380 F2d 988 Anderson v. Swift & Company
380 F.2d 988
H. R. ANDERSON, Plaintiff-Appellant,
SWIFT & COMPANY, Defendant-Appellee.
United States Court of Appeals Sixth Circuit.
June 16, 1967.
Robert C. Cetrulo, Covington, Ky., (O'Hara & Ruberg, Covington, Ky., on the brief), for appellant.
James C. Ware, Covington, Ky., (Ware, Bryson, Nolan & West, Covington, Ky., on the brief), for appellee.
Before CELEBREZZE and PECK, Circuit Judges, and McALLISTER, Senior Circuit Judge.
McALLISTER, Senior Circuit Judge.
Appellant Anderson, a meat curer, ordered from appellee, Swift & Company, 1,453 fresh, green-skinned hams weighing an average of 14 pounds each. Swift knew that these hams were to be used for 'country curing,' by appellant, as distinguished from 'city cured' hams, or hams cured by other processes. The hams were delivered by Swift but did not respond to appellant's curing process. They were either spoiled at the time of delivery, as claimed by appellant, or became spoiled after delivery, as claimed by Swift & Company.
Appellant sued for damages for the delivery to him of the spoiled hams. The jury returned a verdict of no cause of action in favor of Swift & Company and from the judgment entered on the verdict, Mr. Anderson appeals.
The grounds of appeal are claimed errors in the trial court's admission of testimony and exhibits; in its instructions on the question of the burden of proof; and in the denial of appellant's motion for a directed verdict, and for a judgment notwithstanding verdict.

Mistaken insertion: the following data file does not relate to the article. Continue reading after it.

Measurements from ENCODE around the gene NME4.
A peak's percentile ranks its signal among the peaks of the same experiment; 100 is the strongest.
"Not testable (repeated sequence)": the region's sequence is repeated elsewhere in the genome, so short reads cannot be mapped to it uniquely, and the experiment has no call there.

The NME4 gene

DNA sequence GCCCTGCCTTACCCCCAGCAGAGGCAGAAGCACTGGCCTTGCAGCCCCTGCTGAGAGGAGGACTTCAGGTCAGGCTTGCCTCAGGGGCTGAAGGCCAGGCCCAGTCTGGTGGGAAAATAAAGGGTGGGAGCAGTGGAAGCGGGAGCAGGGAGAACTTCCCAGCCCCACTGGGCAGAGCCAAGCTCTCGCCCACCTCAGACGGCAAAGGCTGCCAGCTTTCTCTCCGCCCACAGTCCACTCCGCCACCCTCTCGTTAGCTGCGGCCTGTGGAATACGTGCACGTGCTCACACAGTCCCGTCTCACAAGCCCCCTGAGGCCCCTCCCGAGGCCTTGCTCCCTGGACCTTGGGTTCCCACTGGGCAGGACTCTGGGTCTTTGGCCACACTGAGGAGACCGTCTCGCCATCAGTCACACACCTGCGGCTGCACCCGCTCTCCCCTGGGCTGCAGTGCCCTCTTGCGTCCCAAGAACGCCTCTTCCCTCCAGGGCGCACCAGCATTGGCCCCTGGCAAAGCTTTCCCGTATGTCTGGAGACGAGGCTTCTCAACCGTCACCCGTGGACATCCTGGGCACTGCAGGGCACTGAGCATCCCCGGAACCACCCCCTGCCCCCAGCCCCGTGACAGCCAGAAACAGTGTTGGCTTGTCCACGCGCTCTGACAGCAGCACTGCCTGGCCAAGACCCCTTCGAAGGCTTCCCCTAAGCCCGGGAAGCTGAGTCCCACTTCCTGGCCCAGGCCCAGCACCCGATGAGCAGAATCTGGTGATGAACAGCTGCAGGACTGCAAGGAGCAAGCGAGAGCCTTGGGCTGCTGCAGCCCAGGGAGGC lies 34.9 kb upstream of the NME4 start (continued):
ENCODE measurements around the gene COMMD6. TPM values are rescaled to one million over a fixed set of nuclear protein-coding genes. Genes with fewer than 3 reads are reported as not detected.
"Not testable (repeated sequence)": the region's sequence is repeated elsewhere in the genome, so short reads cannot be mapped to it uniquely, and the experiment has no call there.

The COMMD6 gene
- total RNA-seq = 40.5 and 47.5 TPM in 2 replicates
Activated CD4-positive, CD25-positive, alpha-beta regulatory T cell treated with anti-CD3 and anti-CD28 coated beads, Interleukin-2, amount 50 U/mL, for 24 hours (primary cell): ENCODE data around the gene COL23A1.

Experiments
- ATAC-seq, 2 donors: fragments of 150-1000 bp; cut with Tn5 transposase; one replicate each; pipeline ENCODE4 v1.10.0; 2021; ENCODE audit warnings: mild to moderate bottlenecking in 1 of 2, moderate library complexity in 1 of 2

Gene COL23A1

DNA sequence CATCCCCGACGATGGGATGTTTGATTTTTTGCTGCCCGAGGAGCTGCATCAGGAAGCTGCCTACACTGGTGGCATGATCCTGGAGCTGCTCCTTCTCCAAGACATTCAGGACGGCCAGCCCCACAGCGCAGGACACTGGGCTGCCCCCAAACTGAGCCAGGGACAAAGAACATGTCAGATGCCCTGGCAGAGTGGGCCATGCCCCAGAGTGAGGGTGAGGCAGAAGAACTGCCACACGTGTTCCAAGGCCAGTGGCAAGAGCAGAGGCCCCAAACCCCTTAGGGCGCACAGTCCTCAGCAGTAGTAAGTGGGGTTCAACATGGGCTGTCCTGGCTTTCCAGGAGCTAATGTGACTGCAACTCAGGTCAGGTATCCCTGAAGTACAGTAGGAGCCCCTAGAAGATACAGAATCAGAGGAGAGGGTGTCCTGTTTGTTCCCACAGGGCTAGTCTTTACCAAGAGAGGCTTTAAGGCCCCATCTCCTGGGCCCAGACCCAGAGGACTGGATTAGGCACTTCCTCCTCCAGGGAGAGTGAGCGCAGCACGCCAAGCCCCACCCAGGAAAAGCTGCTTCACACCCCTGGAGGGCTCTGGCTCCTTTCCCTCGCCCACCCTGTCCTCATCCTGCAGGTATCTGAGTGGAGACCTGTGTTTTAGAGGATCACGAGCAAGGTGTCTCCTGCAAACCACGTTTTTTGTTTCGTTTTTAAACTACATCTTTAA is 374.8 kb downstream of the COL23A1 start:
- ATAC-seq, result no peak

The main point in issue is one of fact: Whether Swift & Company delivered fresh, green-skinned hams to appellant. The evidence taken most favorably to the appealing party is that fresh, greenskinned hams are hams from hogs that have been killed, skinned, cut, frozen and delivered to the purchaser within three days of the killing. If so delivered, appellant's curing process for 'countrycured' hams, through the use of certain chemicals, would be effective; if delivered later than the period above mentioned, the curing process would not be effective, since the chemicals used in curing would not, after such period, penetrate around the bone in time to prevent a bacterial action taking place around the inner portion of the ham, and that thereby the ham would become inedible, diseased and worthless. Of course, if the hams were delivered by Swift within three days of killing, and the purchaser then was guilty of delay in proceeding to cure them, they would, likewise, be spoiled.
The record is fairly copious, consisting of approximately 200 printed pages, including considerable expert testimony and evidence.
However, Judge Mac Swinford, in trying the case, in his usual lucid and penetrating appraisal and analysis of the heterogeneous and amorphous mass of testimony and evidence, reduced the issue to be determined by the jury to the simple question: Whether or not Swift & Company had delivered the hams to appellant within three days from the time the hogs had been killed. The jury, by its verdict, found that the hams had been delivered to appellant within the threeday period, and, accordingly, found in favor of Swift & Company.